"Deviance is not a legal problem; it is a social problem."

This is the view of acting Prime Minister and Attorney General, Freundel Stuart, who delivered the feature address recently at the Probation Department’s Official Launch of Programmes for 2009 and Beyond, at Almond Bay, Hastings, Christ Church.

According to Mr. Stuart, social and economic advancements in Barbados have done little to alleviate deviant behaviour, because some of the problems besetting the region in earlier times are still prevalent today.

He said: "You would have thought that with expanded educational opportunities, access to better housing, the manifestation of better modes of transport and on the whole, a more enlightened view of social and economic development, that you would be reducing the number of persons with whom the courts and criminal justice system have to deal."

However, the minister contended: "What is happening is the reverse, we’re increasing the numbers and the facile explanation is that we are developing, so we have to expect these things."

Mr. Stuart also challenged the notion of "development", by revealing that the distinction between modernising and developing has often been blurred.

He pointed out: "You are not really developing if you are not expanding your capacity to respond to diverse types of problems."

"This is why so much additional pressure has been placed on the probation departments, as it has to deal with many more problems today than it did forty years ago."

Although the then acting Prime Minister was not seeking to absolve other institutions of their responsibilities, he stated that misconceptions within the educational system were also blatant contributors to the onslaught of social deviance.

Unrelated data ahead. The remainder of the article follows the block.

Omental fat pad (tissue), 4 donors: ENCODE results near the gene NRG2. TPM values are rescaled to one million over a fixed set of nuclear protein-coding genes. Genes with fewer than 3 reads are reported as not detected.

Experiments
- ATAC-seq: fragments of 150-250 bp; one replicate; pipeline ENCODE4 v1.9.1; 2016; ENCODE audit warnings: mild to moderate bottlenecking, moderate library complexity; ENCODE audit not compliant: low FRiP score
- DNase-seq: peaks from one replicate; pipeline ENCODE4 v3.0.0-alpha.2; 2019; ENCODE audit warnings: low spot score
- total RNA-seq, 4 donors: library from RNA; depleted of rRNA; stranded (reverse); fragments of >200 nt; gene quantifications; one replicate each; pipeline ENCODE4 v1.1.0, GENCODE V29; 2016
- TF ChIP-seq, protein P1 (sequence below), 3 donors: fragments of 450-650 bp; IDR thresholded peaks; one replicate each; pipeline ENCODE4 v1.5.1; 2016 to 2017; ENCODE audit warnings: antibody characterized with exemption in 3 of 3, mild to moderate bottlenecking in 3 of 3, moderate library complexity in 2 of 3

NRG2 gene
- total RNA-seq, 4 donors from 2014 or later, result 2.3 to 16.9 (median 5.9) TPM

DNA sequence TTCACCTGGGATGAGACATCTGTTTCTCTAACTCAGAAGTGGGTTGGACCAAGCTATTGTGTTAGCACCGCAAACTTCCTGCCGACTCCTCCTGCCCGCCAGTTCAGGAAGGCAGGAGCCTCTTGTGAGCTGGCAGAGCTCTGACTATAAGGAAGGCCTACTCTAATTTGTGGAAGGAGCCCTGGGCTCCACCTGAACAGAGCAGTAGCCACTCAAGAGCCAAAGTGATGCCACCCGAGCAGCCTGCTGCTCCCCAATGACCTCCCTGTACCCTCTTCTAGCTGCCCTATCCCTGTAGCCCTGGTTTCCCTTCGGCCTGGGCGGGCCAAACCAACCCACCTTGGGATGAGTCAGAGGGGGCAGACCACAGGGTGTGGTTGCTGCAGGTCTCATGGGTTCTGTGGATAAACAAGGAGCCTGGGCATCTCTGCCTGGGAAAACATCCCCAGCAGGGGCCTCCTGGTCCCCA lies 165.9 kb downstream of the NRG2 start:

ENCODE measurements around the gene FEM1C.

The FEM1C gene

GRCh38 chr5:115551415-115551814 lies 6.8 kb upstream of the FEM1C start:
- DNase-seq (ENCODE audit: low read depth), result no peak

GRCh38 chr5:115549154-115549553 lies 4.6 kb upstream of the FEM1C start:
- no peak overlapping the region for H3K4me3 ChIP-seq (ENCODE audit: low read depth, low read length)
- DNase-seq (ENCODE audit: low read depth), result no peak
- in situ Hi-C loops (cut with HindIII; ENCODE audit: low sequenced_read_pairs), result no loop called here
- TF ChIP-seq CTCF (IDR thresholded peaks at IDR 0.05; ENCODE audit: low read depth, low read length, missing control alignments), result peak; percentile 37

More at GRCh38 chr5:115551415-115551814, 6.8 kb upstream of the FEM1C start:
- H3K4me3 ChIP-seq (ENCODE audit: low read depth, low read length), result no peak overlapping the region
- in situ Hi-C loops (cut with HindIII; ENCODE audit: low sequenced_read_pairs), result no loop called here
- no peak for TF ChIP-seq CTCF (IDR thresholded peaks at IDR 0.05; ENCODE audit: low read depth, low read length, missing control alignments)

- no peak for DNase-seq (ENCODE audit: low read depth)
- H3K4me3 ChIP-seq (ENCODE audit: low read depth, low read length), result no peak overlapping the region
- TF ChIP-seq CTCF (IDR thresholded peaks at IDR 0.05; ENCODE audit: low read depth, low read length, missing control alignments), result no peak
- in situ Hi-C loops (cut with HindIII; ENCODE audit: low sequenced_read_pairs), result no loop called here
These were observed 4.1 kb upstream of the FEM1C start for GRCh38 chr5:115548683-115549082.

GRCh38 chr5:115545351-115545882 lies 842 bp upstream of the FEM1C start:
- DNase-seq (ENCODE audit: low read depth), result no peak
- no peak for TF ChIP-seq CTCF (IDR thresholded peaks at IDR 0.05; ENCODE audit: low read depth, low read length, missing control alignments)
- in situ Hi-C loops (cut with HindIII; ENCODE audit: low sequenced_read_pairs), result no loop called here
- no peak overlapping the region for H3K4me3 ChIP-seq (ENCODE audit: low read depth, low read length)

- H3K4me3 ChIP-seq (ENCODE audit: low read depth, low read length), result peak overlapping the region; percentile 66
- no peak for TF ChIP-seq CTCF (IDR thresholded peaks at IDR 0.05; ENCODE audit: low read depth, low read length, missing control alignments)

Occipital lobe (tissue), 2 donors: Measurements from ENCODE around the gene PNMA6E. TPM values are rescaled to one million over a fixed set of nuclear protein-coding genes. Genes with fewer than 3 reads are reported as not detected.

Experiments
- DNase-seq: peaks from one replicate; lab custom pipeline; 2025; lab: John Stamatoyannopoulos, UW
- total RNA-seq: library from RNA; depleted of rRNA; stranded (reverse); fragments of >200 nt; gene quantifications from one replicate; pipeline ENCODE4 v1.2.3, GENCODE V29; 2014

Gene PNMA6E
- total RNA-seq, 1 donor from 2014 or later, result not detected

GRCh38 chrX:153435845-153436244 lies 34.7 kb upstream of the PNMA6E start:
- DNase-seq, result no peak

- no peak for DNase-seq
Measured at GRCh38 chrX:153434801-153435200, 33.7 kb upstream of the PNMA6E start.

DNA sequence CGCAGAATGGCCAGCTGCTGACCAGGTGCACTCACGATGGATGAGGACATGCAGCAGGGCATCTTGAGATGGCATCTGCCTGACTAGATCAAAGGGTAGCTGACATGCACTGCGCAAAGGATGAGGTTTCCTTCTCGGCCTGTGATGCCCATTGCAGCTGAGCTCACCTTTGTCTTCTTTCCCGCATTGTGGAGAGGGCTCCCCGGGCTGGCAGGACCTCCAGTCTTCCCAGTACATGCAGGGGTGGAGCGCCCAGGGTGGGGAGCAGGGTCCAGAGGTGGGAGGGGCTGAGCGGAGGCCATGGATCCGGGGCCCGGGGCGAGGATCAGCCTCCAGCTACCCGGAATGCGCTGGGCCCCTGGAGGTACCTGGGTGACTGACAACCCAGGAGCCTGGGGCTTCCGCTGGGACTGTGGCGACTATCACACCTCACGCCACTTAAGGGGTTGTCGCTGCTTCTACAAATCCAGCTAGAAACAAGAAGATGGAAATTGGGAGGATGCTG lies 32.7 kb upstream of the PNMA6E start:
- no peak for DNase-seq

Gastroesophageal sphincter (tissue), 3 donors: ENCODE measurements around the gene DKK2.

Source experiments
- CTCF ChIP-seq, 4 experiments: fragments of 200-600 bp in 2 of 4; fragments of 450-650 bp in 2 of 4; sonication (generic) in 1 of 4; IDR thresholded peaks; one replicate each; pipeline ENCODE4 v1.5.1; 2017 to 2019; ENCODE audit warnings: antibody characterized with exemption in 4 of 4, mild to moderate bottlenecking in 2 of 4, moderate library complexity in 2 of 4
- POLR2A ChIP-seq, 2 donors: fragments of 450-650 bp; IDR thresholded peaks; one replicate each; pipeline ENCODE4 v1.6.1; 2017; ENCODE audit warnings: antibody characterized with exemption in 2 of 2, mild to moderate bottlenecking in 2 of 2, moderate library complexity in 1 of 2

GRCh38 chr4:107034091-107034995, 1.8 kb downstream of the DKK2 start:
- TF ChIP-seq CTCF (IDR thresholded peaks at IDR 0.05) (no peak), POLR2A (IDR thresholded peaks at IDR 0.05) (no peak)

Mr. Stuart stressed: "The heresy that you go to school and get educated because you are being prepared for the job market, is a horrendous and monstrous pervasion of common sense and should be resisted by the society as soon as possible."

According to him, this in itself will lead to other problems, by creating a system that accentuates competition, rather than co-operation between students.

The acting Prime Minister also revealed: "Wherever you have competition between people, they are bound to be winners and they are bound to be losers. The winners are always very few and the losers are very many."??????????????

As a consequence, Mr. Stuart maintained that individuals who fall outside the initiative of the educational system, are not the perpetuators of the criminal justice system, but rather its victims.

He cautioned: "Until we return to first principles and examine what we are doing and why, we are not going to be able to make things better for offenders, people who work in the probation department or in any other social agencies that try to assist in maintaining law and order in this society."

Speaking about the important role of the Probation Department, Mr. Stuart noted that in spite of day to day challenges and an expanded scope of responsibilities, it took the initiative and launched a series of programmes dedicated to the rehabilitation of offenders.

The acting Prime Minister lauded the exemplary effort made by the organisation, stating: "The department works under crippling conditions. They are grossly under staffed and under resourced. The launch of these programmes is a tribute to their patriotism, to their love of country and their commitment to the job that they are doing."

Mr. Stuart further said that "he would do everything in his power to ensure that conditions are improved and enriched" in that agency.

Programmes 2009 and Beyond will comprise a total of six incentives, entitled: Girls’ Circle, Tomorrow’s Leaders, Parenting, As Man: Confronting the Challenges and Responsibilities of Manhood, Community Outreach and Community Service.

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